A father who murdered his baby just weeks after adopting her may have slipped under the radar as he was seen as a "positive parent", a review has found.
Elsie Scully-Hicks died in May 2016 when she was 18 months old.
She was subjected to a catalogue of injuries by killer Matthew Scully-Hicks in the eight months he had care of her.
A child practice review said these were never considered anything other than "childhood accidents".
Cardiff and Vale's Regional Safeguarding Children Board agreed that while Elsie's death could not have been predicted it could potentially have been prevented.
Elsie's catastrophic injuries included a fractured skull, bruises and a broken leg at the hands of her adopted father at their Cardiff home.
But a report said professionals failed to "see a pattern emerging with injuries", and that they viewed the adoption as "very successful" with events in the child's life viewed through a "positive lens".
Personal trainer Scully-Hicks, originally of Delabole, Cornwall, had denied murdering the 18-month-old but was found guilty at Cardiff Crown Court after trial last year.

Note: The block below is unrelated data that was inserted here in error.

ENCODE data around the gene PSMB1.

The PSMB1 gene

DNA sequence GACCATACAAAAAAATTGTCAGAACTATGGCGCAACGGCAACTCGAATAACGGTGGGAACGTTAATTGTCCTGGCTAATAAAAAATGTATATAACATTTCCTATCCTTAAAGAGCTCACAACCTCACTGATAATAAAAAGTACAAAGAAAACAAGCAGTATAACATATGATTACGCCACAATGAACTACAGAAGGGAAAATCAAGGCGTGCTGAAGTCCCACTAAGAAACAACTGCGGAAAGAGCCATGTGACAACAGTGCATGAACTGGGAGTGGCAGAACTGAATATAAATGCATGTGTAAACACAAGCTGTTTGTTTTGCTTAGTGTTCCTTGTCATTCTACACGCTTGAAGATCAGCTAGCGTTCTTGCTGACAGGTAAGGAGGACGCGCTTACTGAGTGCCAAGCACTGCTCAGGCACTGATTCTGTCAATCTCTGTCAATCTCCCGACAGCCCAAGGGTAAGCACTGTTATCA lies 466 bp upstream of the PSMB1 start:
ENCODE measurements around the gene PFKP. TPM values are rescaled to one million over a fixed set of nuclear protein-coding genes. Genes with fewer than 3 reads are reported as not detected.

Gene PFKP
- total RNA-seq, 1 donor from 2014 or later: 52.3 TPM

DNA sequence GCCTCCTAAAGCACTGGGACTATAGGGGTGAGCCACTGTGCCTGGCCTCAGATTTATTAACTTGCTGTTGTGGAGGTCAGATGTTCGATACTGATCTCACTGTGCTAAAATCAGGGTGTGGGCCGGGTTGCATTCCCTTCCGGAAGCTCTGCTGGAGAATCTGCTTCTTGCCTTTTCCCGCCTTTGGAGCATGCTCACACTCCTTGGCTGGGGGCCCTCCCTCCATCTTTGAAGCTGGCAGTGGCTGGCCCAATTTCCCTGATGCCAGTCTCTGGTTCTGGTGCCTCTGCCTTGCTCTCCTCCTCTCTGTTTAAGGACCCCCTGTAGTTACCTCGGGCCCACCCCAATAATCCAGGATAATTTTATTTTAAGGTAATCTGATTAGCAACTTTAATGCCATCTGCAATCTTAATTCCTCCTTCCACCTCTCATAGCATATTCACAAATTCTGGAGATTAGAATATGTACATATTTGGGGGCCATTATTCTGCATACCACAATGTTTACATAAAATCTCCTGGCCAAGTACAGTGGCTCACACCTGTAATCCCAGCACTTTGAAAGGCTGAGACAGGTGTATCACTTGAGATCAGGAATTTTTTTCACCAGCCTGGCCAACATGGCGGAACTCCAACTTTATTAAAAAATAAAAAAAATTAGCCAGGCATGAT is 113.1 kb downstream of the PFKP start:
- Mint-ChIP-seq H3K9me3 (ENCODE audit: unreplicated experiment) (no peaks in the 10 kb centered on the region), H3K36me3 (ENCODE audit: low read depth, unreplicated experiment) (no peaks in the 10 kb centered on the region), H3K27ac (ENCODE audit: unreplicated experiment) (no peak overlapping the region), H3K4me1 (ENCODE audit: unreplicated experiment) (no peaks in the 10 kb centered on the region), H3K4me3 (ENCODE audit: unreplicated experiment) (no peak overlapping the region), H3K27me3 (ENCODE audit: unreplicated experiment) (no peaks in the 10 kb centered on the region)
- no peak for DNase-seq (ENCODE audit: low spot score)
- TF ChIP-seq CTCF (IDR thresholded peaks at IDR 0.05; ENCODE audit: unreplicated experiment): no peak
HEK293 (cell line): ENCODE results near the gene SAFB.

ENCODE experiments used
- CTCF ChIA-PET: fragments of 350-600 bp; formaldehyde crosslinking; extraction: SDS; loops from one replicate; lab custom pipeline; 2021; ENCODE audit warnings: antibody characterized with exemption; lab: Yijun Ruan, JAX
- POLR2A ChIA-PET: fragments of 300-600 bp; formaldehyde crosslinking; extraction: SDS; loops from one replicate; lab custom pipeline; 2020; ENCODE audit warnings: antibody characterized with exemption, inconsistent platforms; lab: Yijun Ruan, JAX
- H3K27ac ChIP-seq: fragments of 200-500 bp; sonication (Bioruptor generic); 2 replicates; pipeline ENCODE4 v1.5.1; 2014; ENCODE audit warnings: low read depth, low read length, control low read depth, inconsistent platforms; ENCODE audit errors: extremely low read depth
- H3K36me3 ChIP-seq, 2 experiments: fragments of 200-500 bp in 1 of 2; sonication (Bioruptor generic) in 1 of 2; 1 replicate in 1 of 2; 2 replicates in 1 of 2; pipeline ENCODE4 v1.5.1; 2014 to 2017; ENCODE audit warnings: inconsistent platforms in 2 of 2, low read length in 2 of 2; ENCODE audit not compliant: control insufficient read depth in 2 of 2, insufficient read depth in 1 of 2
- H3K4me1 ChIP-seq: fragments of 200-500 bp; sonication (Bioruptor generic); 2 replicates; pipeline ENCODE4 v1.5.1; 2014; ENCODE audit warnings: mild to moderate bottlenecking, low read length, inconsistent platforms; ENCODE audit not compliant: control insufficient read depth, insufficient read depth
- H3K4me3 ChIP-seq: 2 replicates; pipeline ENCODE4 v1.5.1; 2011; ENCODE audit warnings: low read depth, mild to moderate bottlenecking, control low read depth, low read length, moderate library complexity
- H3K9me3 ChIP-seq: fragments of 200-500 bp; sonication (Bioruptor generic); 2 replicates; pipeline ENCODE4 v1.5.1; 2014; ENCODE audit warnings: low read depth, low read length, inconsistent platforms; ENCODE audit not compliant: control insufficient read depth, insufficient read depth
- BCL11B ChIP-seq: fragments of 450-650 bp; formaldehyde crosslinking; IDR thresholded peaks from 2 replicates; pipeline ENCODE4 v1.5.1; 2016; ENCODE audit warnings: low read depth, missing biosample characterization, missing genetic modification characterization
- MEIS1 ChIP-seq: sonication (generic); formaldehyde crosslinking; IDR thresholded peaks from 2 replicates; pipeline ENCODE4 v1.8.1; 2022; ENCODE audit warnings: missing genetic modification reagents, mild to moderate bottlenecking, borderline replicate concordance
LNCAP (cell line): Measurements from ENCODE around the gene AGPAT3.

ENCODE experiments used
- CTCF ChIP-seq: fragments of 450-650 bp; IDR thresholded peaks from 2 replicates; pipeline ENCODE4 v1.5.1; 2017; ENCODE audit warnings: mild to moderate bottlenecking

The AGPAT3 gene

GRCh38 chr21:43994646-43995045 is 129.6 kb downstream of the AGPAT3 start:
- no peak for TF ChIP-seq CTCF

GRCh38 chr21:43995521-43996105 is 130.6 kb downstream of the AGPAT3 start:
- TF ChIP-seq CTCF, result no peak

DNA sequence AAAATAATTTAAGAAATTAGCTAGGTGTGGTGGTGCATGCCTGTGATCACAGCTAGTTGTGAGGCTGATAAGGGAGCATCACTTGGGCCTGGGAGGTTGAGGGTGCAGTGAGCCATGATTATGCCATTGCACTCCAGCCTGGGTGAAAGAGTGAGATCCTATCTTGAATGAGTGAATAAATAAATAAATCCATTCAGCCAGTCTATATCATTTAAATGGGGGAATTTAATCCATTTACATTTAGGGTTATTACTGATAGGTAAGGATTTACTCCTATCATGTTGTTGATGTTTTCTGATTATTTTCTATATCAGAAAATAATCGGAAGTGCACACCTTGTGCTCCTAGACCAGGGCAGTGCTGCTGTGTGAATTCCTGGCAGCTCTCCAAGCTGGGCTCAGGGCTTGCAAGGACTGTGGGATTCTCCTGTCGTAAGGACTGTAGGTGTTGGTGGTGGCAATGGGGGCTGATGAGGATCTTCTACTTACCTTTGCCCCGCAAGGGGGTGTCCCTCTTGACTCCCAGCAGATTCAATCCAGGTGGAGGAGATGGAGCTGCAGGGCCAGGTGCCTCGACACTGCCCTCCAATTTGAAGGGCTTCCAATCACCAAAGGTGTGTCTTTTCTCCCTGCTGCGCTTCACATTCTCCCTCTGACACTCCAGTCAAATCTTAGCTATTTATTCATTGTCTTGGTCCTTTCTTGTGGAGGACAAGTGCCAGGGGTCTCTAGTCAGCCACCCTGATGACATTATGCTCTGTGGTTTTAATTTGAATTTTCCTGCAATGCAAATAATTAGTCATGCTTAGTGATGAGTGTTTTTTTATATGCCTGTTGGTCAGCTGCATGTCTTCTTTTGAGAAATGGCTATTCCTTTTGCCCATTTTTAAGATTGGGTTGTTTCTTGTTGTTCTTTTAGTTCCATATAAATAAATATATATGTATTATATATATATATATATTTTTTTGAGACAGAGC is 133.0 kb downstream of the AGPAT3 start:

He must serve at least 18 years behind bars before being considered for release.
The review, published by the Regional Safeguarding Children's Board on Thursday, said there were missed opportunities "to raise safeguarding concerns and instigate child protection procedures" and no evidence was seen of injuries being considered as a pattern.
This was despite Elsie needing medical treatment on numerous occasions while in Scully-Hicks's care, including:
- In November 2015 she went to the GP as she could not bear weight on her leg - an X-ray later found she had a fracture
- In December 2015 she suffered a large bruise on her forehead
- In March 2016 she was described as vomiting after falling through stair gates
Despite the list of injures, Scully-Hicks's explanations were accepted by health professionals who lacked "professional curiosity", the report said.
The failure to spot a second fracture on the X-ray in 2015, which was not examined by a specialist paediatric radiologist, meant an opportunity was missed to flag up safeguarding concerns, as getting two fractures from a minor fall would have been highly unusual.
Scully-Hicks and his husband Craig went through a year-long assessment before being formally allowed to adopt Elsie.
The couple decided Scully-Hicks would stay at home while Craig continued to work as a company director with frequent trips away overnight.
But the report said the overall presentation was of a "happy united family" and those working with the child either did not consider or did not raise the possibility that the child was being harmed.
The sharing of information between social workers and the adoption service did not happen until three weeks after she fell down the stairs, it added.
Two social workers and an independent reviewing officer from the Vale of Glamorgan Council saw the large bruise on Elsie's forehead during an adoption review at the Scully-Hicks's home in December 2016.